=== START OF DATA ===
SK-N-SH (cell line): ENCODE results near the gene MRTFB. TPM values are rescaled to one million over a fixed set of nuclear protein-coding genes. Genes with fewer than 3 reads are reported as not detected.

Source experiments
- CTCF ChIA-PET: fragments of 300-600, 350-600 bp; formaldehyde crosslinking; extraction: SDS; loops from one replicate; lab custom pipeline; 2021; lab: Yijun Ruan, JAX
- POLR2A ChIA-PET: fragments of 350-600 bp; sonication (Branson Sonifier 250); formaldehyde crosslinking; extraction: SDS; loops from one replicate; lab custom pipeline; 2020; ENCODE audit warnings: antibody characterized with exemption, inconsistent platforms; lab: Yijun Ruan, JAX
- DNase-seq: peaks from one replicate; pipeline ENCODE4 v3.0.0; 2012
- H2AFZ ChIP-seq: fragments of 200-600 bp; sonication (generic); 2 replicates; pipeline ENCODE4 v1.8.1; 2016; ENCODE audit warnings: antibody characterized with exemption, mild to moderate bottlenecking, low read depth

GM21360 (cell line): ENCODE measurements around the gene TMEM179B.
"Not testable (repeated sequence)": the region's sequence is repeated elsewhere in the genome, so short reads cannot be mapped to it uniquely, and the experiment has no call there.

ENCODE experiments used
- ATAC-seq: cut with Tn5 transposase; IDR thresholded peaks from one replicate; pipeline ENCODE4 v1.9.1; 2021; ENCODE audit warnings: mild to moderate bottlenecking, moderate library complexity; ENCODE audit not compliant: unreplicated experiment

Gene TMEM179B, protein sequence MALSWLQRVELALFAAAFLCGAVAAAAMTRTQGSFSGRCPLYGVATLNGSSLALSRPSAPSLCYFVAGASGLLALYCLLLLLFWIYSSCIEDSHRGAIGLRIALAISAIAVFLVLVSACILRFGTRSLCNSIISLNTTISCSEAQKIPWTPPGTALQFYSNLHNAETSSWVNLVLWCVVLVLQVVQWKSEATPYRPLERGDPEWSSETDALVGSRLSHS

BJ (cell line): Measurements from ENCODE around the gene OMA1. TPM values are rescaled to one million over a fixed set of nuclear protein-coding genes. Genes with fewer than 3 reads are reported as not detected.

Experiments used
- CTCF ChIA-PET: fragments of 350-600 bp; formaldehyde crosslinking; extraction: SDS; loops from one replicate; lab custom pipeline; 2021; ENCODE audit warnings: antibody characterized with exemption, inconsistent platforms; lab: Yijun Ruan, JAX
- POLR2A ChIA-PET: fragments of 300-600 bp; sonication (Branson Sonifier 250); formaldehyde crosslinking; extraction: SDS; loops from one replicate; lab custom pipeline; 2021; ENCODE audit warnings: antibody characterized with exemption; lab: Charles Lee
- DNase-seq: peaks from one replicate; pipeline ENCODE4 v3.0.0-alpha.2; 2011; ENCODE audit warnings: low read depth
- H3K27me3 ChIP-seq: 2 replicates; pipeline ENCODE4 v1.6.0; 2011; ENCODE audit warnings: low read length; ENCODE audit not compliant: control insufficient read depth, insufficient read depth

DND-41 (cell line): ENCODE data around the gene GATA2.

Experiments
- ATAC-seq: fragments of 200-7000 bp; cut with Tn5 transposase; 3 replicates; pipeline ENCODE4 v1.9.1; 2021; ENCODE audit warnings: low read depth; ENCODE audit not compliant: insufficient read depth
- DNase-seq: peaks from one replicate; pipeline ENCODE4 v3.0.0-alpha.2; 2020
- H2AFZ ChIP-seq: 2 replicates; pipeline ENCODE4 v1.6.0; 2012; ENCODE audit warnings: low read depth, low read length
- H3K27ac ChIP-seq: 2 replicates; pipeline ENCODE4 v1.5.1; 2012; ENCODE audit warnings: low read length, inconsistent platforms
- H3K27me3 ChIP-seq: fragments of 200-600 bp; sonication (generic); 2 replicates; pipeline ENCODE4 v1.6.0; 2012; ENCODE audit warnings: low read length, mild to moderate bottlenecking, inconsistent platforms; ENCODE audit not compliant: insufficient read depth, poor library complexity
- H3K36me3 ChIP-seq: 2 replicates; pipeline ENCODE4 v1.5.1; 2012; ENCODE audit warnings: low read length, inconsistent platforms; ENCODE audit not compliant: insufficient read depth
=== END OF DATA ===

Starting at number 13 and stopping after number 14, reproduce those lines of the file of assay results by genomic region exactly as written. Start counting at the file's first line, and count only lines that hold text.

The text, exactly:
Experiments used
- CTCF ChIA-PET: fragments of 350-600 bp; formaldehyde crosslinking; extraction: SDS; loops from one replicate; lab custom pipeline; 2021; ENCODE audit warnings: antibody characterized with exemption, inconsistent platforms; lab: Yijun Ruan, JAX